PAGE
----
After a restful night's sleep, we decided to get a late start on the canals (we had planned a short day), and try out a new escape room (we do love our escape rooms). this one was only a 10 minute walk, but we decided to get breakfast at a cafe instead of the fruit and yogurt we have normally been eating on the boat. It turns out that breakfast restaurants don't really open until 9am. Starbucks and Costa (coffee places with pastries) were open, and a UK chain called EAT, with fast, but limited options that you generally just grab and go. We grabbed
I am glad we brought the smart one.
and went, and walked around some neighborhoods for a while before we could escape our room.
The escape room was called "The Grand Escape", and it had three different themed rooms. We chose the Holy Grail room (of course). There is also an Alice in Wonderland room and (soon) a Harry Potter room. The experience was excellent. Challenging puzzles, some physically difficult (not strenuous, just dexterity based), some logic puzzles. A lot of looking at the tops/bottoms/insides/outsides/middlesides of objects, and a lot of red herrings. There were also some themed costumes, and Tony made a few Monty Python references, and one Princess Bride reference. We finished in 46 minutes with no hints, which, apparently, is unusually good. It was challenging and enjoyable, but not overly stressful. We hope to go again on a future visit (which we intend to take).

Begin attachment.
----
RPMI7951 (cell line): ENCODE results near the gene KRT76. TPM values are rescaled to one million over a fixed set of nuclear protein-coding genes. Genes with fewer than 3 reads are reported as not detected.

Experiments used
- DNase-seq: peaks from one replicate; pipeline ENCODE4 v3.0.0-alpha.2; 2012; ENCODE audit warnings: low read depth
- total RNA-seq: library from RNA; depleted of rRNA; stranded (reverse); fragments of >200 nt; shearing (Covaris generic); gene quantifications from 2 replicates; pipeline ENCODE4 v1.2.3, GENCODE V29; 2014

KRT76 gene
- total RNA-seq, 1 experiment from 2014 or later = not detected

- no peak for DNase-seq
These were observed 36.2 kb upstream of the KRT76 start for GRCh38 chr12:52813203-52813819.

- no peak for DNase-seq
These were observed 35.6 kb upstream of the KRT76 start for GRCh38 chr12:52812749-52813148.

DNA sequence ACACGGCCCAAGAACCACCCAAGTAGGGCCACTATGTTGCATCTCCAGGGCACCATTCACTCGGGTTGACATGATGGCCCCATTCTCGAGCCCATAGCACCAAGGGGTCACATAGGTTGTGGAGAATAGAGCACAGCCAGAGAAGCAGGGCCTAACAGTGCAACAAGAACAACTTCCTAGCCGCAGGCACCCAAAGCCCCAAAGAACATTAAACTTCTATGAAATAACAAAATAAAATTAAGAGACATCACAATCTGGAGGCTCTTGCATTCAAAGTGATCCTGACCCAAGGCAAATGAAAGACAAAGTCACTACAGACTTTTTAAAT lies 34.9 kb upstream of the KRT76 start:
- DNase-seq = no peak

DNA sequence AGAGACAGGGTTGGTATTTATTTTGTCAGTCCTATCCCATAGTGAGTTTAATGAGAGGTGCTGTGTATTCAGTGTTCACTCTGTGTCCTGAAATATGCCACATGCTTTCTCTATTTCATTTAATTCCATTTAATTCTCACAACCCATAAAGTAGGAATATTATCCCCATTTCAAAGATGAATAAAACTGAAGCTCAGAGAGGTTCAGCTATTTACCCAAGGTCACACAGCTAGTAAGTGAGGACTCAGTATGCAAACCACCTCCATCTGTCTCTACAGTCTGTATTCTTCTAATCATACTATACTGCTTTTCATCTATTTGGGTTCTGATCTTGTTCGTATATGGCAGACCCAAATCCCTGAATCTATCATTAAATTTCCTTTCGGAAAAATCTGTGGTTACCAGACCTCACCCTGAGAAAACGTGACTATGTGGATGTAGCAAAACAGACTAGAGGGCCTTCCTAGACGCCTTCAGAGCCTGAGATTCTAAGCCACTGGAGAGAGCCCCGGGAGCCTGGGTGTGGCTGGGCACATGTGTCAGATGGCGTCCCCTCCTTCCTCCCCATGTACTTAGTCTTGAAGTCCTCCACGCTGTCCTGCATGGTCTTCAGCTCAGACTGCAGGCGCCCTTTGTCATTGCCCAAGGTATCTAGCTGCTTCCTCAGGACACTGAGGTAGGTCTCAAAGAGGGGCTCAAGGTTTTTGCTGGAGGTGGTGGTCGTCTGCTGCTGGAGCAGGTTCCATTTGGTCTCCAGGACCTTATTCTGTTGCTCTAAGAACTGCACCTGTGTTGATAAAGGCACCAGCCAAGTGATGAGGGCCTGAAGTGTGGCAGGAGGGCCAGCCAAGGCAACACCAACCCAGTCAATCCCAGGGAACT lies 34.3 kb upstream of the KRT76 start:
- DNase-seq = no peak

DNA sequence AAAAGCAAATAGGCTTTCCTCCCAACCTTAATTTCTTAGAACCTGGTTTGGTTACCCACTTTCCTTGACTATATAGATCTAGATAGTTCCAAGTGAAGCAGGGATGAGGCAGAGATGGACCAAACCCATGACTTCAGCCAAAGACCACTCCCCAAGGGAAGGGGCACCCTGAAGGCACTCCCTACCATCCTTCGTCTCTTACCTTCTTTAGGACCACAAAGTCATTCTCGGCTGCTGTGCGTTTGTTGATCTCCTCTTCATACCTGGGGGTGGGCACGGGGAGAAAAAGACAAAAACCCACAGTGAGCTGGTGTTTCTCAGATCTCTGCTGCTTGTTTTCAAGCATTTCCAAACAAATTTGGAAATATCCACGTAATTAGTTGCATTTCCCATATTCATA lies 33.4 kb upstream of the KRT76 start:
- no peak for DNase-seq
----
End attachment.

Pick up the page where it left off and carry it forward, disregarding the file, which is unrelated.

After the escape room, we found another cafe and had Second Breakfast (we love Hobbits). We headed back to the boat and set off right away, back to the canals.
This section of canal was the most exciting, visually interesting, socially interesting, and tiring of the trip so far (so we
The City Before You
Exciting and Beautiful.. but it's just the start.
are leaving it in the Birmingham entry).